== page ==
Richard Sheridan, SDOT spokesman, said Hahn was leaving today for a planned vacation and would be out of the office for the next week. “Peter notified staff late yesterday that he would not be serving in the new administration,” Sheridan said.
City Councilmember Tom Rasmussen, chair of the council Transportation Committee, praised Hahn as a hands-on administrator and a conscientious public servant. “He was a tremendous SDOT director. He cared deeply about having a well-functioning department.”
But Rasmussen speculated that Murray, a former state Senate Transportation chair, wants to make his own mark on the department.
During the mayoral campaign, Murray said he wanted an integrated transportation system with all the different elements, including roads, buses and light rail, working well together. In pre-election polling, Seattle residents said congestion was one of their biggest frustrations.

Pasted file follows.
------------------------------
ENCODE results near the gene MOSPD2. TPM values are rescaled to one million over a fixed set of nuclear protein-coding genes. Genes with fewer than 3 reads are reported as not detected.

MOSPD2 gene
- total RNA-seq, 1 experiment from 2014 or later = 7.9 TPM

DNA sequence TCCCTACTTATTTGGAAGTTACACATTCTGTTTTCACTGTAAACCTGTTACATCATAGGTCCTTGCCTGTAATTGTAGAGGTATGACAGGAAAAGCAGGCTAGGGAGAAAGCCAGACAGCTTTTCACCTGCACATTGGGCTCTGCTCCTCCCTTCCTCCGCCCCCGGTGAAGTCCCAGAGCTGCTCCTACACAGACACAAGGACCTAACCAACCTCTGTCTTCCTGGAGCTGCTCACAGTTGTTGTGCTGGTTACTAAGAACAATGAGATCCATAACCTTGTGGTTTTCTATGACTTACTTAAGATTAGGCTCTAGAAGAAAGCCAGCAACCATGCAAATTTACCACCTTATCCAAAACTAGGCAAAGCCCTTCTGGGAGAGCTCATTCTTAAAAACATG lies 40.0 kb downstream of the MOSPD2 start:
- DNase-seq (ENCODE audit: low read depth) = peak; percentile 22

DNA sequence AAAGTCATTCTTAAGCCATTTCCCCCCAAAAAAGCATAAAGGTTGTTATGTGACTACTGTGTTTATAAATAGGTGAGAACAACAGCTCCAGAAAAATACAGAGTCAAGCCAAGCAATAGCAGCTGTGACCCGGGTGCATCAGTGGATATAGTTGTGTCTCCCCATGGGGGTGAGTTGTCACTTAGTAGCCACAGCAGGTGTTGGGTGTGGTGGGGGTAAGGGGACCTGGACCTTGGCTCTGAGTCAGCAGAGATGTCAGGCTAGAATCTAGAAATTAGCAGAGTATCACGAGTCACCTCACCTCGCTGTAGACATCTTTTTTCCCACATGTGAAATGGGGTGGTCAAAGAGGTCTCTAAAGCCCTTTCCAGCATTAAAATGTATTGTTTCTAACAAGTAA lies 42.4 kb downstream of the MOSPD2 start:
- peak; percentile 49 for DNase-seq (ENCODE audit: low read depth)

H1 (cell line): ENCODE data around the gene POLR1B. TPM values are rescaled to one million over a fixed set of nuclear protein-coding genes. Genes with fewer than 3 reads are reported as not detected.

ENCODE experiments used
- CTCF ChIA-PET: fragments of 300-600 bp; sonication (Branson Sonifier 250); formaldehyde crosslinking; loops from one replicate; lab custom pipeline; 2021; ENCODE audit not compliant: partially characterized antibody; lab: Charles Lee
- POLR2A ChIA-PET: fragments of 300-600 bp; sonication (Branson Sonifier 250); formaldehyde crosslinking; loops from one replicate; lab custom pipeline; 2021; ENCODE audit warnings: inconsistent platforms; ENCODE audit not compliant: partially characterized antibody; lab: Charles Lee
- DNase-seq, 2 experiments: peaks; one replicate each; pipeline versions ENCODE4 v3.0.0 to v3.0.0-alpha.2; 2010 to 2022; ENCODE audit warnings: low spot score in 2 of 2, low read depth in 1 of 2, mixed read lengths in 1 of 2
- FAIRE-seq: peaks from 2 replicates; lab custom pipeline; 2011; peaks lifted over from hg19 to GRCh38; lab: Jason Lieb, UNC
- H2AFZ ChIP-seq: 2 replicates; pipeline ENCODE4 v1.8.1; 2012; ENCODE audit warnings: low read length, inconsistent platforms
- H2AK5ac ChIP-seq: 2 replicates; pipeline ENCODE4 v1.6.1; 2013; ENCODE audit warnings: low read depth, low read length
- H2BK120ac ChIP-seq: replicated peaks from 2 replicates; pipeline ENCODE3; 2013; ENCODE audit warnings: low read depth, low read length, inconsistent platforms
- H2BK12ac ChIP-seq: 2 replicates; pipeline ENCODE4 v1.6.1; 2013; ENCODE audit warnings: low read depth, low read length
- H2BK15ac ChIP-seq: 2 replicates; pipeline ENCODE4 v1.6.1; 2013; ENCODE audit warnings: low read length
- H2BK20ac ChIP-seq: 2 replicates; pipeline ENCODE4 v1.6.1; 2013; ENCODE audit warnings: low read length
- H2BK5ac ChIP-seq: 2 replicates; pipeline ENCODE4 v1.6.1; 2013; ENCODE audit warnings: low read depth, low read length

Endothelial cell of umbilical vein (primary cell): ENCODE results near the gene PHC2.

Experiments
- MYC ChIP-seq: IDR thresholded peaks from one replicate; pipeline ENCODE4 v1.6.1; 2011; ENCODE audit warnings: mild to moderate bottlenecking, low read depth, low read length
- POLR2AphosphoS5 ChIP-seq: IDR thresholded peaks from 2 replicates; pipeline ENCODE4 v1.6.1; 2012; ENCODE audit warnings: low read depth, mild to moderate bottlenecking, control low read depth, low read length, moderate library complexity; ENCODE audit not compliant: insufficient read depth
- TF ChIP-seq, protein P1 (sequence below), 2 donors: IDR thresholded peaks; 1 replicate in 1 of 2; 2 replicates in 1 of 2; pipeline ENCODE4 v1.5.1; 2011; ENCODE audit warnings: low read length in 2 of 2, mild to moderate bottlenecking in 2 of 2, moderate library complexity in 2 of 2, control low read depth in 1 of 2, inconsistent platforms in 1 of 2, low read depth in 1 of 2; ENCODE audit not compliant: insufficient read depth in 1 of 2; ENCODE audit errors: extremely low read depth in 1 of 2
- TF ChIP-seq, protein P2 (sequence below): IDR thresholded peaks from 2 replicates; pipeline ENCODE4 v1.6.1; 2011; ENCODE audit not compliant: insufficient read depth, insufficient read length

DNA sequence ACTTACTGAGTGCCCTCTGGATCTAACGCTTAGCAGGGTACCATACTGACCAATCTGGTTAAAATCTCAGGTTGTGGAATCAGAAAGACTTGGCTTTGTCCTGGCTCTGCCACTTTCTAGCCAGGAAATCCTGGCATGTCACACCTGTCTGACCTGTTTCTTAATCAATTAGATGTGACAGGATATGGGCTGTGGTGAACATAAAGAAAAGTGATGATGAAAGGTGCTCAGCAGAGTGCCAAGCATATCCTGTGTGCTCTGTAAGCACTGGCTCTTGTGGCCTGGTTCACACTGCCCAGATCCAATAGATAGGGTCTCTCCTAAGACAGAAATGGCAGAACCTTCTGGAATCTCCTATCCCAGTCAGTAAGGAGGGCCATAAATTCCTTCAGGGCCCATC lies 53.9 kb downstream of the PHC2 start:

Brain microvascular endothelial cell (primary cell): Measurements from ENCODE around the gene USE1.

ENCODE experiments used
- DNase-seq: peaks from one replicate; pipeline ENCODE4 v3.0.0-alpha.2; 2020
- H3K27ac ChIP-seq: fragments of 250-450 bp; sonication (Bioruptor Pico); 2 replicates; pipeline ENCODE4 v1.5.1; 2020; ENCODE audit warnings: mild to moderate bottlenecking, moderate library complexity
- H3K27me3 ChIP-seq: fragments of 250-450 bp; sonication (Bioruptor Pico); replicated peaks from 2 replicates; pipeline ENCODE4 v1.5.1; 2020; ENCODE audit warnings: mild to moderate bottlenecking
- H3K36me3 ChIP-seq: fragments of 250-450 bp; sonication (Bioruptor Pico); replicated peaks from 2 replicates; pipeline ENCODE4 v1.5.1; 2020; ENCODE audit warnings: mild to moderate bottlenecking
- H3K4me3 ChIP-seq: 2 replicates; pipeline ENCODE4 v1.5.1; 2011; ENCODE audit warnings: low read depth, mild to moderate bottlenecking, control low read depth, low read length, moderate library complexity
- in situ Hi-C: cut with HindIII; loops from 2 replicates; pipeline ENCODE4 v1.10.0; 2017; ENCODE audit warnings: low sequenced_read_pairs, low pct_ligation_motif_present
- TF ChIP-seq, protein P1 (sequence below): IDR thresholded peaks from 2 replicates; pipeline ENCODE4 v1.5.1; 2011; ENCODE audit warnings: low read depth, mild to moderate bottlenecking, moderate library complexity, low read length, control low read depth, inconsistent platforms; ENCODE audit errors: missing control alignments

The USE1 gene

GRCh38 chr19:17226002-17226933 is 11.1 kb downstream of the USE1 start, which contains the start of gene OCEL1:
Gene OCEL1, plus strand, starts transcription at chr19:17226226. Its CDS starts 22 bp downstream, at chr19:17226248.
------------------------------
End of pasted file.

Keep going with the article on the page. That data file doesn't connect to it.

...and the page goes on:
November 15, 2013 at 4:23 PM
Seattle Mayor-elect Ed Murray announced a transition committee today that includes 43 people representing a range of interests, communities and expertise, including business, labor and the city’s ethnic groups. A news release from the transition team quoted Murray as saying, “This is what inclusiveness and collaboration look like.”
Collaboration was a central theme of Murray’s campaign for mayor and one of the qualities in which he said he most differed from Mayor Mike McGinn, whom he defeated in the November general election.